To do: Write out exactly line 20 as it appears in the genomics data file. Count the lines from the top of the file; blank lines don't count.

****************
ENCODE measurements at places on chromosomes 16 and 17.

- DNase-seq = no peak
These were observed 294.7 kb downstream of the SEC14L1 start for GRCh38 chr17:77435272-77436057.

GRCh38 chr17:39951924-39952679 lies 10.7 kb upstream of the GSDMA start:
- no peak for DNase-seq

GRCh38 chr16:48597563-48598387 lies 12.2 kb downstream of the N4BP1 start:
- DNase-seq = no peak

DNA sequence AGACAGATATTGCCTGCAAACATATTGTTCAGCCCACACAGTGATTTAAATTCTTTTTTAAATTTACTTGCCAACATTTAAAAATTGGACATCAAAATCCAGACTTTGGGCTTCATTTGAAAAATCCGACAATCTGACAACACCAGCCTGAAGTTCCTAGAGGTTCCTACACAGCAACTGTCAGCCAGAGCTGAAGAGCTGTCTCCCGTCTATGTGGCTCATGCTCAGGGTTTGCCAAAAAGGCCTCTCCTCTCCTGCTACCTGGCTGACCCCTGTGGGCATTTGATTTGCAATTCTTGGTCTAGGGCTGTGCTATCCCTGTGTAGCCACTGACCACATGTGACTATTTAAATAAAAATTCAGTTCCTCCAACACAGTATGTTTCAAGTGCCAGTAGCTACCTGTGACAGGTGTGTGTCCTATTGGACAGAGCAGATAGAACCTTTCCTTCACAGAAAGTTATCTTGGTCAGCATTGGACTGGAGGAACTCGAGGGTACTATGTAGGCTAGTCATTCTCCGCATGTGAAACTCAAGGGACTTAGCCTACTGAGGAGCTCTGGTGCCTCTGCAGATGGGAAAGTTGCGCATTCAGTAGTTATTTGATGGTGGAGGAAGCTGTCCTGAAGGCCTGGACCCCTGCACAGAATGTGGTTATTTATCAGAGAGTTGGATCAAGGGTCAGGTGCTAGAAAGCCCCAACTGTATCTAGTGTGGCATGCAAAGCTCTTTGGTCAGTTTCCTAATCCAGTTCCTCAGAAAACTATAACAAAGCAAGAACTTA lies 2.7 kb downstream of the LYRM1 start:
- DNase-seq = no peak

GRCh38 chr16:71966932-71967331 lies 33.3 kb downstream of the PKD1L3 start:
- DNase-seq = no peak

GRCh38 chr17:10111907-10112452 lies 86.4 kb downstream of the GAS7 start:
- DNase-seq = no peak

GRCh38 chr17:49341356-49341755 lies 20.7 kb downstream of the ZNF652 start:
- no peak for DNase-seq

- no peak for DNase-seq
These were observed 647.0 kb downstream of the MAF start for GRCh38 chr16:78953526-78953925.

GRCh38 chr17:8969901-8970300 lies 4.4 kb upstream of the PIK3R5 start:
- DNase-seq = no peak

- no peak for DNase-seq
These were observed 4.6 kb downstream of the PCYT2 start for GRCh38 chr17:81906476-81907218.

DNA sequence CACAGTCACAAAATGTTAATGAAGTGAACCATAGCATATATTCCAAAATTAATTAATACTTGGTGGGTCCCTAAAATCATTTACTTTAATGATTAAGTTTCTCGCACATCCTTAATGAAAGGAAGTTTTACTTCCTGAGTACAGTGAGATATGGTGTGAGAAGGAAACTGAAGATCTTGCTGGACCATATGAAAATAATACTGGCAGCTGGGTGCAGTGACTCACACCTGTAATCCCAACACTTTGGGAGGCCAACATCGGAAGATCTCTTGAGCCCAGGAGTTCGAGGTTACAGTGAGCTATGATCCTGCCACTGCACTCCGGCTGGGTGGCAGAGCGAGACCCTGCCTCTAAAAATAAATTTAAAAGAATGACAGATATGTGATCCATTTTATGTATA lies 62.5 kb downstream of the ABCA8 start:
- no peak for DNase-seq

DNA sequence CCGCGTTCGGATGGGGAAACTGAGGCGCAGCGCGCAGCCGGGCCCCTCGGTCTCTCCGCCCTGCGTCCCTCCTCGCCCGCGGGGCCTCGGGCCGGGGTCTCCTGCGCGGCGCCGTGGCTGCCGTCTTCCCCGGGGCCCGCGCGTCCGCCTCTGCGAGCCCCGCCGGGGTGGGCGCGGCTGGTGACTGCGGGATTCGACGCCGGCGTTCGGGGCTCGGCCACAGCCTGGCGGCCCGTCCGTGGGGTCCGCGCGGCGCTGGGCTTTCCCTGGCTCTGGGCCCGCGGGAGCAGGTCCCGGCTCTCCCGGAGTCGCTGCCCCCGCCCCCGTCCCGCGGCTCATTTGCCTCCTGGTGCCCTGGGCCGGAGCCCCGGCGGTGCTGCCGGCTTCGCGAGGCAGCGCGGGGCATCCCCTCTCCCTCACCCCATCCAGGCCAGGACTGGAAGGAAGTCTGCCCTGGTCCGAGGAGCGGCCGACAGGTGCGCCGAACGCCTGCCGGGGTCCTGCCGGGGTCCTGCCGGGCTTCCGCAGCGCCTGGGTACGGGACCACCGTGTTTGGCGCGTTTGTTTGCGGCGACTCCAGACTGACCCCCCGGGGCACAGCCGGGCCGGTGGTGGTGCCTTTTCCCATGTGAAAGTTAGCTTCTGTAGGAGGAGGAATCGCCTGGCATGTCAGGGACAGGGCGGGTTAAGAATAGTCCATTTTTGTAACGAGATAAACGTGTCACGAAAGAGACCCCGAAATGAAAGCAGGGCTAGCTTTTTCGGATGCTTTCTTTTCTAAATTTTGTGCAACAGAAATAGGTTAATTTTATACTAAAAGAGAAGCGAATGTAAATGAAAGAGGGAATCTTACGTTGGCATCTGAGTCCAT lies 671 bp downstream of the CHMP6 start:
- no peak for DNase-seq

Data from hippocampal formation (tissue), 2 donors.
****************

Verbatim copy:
- no peak for DNase-seq